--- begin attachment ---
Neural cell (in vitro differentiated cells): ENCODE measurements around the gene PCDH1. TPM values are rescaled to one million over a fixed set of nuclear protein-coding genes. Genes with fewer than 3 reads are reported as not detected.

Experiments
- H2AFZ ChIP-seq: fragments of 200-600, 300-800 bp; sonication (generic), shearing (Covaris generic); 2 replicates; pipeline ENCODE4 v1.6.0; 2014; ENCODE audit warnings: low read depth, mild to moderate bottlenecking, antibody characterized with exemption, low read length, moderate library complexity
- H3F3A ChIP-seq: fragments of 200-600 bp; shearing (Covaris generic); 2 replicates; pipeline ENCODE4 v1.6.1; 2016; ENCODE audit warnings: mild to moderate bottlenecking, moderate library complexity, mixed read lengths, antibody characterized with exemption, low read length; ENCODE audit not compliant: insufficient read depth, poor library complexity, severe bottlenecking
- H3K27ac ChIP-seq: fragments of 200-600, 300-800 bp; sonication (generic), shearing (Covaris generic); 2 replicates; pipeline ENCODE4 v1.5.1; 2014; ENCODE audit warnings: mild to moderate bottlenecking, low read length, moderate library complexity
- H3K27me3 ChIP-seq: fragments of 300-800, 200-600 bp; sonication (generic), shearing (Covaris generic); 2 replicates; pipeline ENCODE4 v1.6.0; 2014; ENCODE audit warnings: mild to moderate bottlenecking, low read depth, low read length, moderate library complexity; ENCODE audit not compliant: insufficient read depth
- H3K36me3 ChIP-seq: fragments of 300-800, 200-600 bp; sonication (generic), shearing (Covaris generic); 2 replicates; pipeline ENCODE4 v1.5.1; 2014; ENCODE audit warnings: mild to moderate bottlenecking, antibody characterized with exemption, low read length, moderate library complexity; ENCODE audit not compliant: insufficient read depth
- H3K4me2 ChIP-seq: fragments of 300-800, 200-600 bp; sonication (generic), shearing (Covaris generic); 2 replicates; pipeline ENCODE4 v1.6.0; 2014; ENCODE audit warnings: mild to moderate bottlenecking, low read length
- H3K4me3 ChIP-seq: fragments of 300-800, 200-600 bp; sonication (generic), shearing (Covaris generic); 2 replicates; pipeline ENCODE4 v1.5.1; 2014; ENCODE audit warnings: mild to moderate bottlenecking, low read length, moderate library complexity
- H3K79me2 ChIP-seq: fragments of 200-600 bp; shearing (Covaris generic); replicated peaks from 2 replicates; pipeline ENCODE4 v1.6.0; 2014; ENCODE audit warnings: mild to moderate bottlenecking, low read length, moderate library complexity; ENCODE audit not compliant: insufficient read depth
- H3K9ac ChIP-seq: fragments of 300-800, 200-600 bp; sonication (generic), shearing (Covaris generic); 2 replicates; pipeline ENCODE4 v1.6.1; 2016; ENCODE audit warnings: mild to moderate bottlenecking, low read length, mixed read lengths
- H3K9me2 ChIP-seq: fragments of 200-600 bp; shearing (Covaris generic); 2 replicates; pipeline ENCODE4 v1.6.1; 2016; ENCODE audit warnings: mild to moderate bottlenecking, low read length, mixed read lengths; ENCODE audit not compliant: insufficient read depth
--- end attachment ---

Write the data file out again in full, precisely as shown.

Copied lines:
Neural cell (in vitro differentiated cells): ENCODE measurements around the gene PCDH1. TPM values are rescaled to one million over a fixed set of nuclear protein-coding genes. Genes with fewer than 3 reads are reported as not detected.

Experiments
- H2AFZ ChIP-seq: fragments of 200-600, 300-800 bp; sonication (generic), shearing (Covaris generic); 2 replicates; pipeline ENCODE4 v1.6.0; 2014; ENCODE audit warnings: low read depth, mild to moderate bottlenecking, antibody characterized with exemption, low read length, moderate library complexity
- H3F3A ChIP-seq: fragments of 200-600 bp; shearing (Covaris generic); 2 replicates; pipeline ENCODE4 v1.6.1; 2016; ENCODE audit warnings: mild to moderate bottlenecking, moderate library complexity, mixed read lengths, antibody characterized with exemption, low read length; ENCODE audit not compliant: insufficient read depth, poor library complexity, severe bottlenecking
- H3K27ac ChIP-seq: fragments of 200-600, 300-800 bp; sonication (generic), shearing (Covaris generic); 2 replicates; pipeline ENCODE4 v1.5.1; 2014; ENCODE audit warnings: mild to moderate bottlenecking, low read length, moderate library complexity
- H3K27me3 ChIP-seq: fragments of 300-800, 200-600 bp; sonication (generic), shearing (Covaris generic); 2 replicates; pipeline ENCODE4 v1.6.0; 2014; ENCODE audit warnings: mild to moderate bottlenecking, low read depth, low read length, moderate library complexity; ENCODE audit not compliant: insufficient read depth
- H3K36me3 ChIP-seq: fragments of 300-800, 200-600 bp; sonication (generic), shearing (Covaris generic); 2 replicates; pipeline ENCODE4 v1.5.1; 2014; ENCODE audit warnings: mild to moderate bottlenecking, antibody characterized with exemption, low read length, moderate library complexity; ENCODE audit not compliant: insufficient read depth
- H3K4me2 ChIP-seq: fragments of 300-800, 200-600 bp; sonication (generic), shearing (Covaris generic); 2 replicates; pipeline ENCODE4 v1.6.0; 2014; ENCODE audit warnings: mild to moderate bottlenecking, low read length
- H3K4me3 ChIP-seq: fragments of 300-800, 200-600 bp; sonication (generic), shearing (Covaris generic); 2 replicates; pipeline ENCODE4 v1.5.1; 2014; ENCODE audit warnings: mild to moderate bottlenecking, low read length, moderate library complexity
- H3K79me2 ChIP-seq: fragments of 200-600 bp; shearing (Covaris generic); replicated peaks from 2 replicates; pipeline ENCODE4 v1.6.0; 2014; ENCODE audit warnings: mild to moderate bottlenecking, low read length, moderate library complexity; ENCODE audit not compliant: insufficient read depth
- H3K9ac ChIP-seq: fragments of 300-800, 200-600 bp; sonication (generic), shearing (Covaris generic); 2 replicates; pipeline ENCODE4 v1.6.1; 2016; ENCODE audit warnings: mild to moderate bottlenecking, low read length, mixed read lengths
- H3K9me2 ChIP-seq: fragments of 200-600 bp; shearing (Covaris generic); 2 replicates; pipeline ENCODE4 v1.6.1; 2016; ENCODE audit warnings: mild to moderate bottlenecking, low read length, mixed read lengths; ENCODE audit not compliant: insufficient read depth